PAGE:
The U.S. helped the driver, Anne Sacoolas, leave the country soon after and later said she had diplomatic immunity for the alleged crime. 

U.S. personnel are reminded to drive on the left as they leave RAF Lakenheath in Suffolk. (Matt Kennard/DCUK)

As well as being a CIA base, RAF Croughton is a USAF communications station and accounts for 25 percent of all military communications from Europe back to the U.S.

Command & Control

The U.S. is currently spending billions of pounds upgrading air bases in the U.K. to enable Washington to intercept international communications and launch military strikes from Britain more quickly. 

Some of the locations are hubs for offensive bombing missions. RAF Fairford in Gloucestershire is the USAF’s only bomber Forward Operating Location, or military base, in Europe.

The aircraft deployed there “enable US and Nato warfighters to conduct a full spectrum of flying operations.” Made available by the British government, it was used by US bombers during the war in Iraq in 2003. 

Last month, two nuclear-capable American B-52 bombers were spotted leaving RAF Fairford for a ‘target acquisition’ exercise over mainland Europe.

But the U.K. appears to have very little control over what happens on the USAF operated bases or the missions that are flown from them. 

The overarching framework for the stationing of U.S. forces in the U.K. comes from two pieces of legislation. In 1951, NATO agreed a Status of Forces Agreement to govern hosting arrangements between its member states. The following year, The Visiting Forces Act incorporated the NATO agreement into U.K. law.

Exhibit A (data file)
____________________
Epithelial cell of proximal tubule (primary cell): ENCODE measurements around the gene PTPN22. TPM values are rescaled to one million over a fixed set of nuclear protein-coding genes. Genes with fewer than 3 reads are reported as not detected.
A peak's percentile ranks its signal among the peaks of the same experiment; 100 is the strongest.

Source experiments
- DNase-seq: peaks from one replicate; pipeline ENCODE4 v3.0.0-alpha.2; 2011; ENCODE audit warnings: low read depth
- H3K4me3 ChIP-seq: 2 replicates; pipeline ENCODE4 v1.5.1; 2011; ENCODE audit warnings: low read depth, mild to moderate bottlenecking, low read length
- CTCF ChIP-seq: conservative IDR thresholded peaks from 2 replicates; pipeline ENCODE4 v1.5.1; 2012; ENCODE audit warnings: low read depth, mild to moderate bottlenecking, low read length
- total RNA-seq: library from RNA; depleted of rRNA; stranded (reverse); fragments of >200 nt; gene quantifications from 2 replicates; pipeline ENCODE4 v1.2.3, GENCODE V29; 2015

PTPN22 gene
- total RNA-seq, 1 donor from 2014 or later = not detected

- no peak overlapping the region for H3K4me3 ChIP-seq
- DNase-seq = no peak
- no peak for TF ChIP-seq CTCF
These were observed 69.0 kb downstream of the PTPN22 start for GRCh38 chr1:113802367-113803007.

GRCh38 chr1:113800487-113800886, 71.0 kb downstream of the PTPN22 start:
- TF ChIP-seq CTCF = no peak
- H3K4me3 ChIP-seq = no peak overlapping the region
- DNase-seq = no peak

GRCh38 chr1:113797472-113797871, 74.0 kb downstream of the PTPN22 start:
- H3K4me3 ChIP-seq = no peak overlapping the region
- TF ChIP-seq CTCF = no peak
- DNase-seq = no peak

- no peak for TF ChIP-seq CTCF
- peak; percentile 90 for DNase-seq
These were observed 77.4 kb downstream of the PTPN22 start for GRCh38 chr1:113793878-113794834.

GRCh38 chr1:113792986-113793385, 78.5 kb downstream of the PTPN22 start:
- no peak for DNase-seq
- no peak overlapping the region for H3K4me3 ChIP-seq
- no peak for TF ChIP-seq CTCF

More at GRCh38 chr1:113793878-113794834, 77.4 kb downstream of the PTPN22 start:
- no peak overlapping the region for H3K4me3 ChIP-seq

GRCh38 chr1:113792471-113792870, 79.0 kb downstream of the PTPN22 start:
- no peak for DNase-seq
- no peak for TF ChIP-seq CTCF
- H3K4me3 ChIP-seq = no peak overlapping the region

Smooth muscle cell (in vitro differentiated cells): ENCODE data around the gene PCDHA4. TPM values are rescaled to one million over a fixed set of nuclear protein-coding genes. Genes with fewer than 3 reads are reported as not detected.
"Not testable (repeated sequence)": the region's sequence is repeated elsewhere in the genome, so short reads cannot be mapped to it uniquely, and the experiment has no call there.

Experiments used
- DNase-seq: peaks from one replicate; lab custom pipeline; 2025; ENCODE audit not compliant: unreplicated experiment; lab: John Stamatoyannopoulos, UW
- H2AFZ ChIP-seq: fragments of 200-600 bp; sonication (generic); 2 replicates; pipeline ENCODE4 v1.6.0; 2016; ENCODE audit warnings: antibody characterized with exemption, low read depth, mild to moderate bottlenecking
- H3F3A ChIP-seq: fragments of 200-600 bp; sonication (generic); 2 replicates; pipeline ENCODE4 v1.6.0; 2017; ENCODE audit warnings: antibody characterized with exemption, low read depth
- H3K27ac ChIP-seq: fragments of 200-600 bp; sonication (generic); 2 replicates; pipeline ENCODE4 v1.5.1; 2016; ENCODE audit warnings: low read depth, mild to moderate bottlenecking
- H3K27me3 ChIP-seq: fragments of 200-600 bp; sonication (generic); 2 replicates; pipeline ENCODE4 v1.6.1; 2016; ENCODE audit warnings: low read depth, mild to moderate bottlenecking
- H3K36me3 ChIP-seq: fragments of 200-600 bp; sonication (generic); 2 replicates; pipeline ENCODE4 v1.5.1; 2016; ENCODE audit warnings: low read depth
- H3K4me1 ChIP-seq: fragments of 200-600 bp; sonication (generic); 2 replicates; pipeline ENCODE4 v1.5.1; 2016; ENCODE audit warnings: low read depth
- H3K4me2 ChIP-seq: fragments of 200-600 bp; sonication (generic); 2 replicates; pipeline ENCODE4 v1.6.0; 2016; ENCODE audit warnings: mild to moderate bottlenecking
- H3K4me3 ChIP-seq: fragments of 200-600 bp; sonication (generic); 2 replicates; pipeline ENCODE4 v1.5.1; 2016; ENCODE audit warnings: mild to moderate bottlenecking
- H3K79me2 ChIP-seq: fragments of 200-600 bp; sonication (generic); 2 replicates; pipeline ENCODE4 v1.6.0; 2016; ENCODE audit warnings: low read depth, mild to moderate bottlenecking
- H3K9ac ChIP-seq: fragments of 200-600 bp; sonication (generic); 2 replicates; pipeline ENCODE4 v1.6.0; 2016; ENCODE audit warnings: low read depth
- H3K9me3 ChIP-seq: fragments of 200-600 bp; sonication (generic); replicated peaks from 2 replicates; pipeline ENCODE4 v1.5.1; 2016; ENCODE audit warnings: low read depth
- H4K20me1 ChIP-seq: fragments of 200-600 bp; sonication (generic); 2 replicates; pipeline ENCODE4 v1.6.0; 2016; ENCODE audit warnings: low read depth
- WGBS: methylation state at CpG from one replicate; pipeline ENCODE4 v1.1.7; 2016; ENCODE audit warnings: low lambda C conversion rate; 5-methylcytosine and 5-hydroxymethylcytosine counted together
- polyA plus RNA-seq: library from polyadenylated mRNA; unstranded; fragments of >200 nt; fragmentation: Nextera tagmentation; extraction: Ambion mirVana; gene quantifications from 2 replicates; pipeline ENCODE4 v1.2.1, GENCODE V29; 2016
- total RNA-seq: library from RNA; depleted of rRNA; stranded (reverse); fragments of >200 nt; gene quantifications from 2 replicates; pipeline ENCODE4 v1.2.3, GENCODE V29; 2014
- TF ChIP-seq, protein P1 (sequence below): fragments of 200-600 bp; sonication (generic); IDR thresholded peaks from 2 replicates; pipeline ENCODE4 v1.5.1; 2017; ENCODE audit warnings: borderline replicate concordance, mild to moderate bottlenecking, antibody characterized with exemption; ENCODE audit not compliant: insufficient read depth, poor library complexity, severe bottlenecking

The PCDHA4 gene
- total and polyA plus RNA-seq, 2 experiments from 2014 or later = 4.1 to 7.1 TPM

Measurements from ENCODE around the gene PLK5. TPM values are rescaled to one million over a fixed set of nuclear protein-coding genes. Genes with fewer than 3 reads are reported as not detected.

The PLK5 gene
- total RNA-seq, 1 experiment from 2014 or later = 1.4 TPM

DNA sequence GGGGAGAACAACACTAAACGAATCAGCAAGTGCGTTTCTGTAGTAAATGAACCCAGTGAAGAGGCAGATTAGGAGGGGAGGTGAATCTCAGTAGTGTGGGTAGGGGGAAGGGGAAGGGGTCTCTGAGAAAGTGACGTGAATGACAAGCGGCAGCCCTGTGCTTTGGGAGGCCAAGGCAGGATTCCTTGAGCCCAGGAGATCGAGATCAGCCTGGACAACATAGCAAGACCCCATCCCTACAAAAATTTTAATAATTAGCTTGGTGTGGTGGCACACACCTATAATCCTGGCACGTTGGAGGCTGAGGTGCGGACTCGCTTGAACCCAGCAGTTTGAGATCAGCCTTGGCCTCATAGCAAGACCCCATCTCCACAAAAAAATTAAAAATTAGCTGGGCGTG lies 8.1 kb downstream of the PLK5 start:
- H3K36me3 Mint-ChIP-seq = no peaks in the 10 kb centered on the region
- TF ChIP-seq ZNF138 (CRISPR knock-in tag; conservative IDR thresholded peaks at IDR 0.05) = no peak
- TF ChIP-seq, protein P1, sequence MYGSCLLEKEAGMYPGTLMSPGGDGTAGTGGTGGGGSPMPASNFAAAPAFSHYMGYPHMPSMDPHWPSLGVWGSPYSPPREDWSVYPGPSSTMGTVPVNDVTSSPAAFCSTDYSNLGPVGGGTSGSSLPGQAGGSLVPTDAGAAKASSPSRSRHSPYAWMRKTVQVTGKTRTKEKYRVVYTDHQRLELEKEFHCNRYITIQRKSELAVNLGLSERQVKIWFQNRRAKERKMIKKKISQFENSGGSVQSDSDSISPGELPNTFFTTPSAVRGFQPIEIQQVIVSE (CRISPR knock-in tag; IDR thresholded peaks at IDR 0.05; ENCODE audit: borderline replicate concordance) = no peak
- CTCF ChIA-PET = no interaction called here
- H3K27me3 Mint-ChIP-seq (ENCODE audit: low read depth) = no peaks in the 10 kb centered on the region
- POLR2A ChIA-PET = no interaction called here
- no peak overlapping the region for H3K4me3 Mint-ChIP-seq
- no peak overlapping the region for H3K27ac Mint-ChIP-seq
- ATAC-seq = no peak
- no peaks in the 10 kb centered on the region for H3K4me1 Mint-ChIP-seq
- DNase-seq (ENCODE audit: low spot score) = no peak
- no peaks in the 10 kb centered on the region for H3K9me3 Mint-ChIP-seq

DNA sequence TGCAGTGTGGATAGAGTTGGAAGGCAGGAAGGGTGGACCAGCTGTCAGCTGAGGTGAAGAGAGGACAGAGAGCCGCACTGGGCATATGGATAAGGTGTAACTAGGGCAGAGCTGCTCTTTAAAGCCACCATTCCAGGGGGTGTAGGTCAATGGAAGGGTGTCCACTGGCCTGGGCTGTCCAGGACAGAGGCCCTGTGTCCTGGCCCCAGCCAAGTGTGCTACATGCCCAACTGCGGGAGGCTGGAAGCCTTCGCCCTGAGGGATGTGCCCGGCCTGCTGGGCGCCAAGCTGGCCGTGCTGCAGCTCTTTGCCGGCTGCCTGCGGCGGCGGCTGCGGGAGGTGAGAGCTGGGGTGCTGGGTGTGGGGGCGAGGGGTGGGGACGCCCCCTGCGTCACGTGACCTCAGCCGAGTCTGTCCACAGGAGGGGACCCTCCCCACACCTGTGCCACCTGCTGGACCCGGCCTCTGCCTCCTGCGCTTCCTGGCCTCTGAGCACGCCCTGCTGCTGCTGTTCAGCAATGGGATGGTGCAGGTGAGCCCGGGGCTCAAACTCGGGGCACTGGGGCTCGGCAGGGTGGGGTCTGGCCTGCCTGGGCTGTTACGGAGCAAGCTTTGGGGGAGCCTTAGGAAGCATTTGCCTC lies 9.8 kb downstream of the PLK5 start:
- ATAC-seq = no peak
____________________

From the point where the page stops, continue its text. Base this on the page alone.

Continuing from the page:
But Kate Hudson says that these agreements “ultimately reserve jurisdiction of U.S. personnel to the U.S.” 

Most of the American bases are called RAF stations and leased by the U.S. “Because of this, while the physical buildings comprising the bases are usually the property of the UK Ministry of Defence, very little of what happens in them is controlled by the British government,” Hudson said. 

It is also difficult for the British public to know what is happening on these bases, Hudson argues. “The MoD has strengthened the military by-laws which apply to RAF bases, making them so stringent that activities such as taking photographs and failing to collect dog waste from near the bases can be criminal offences.”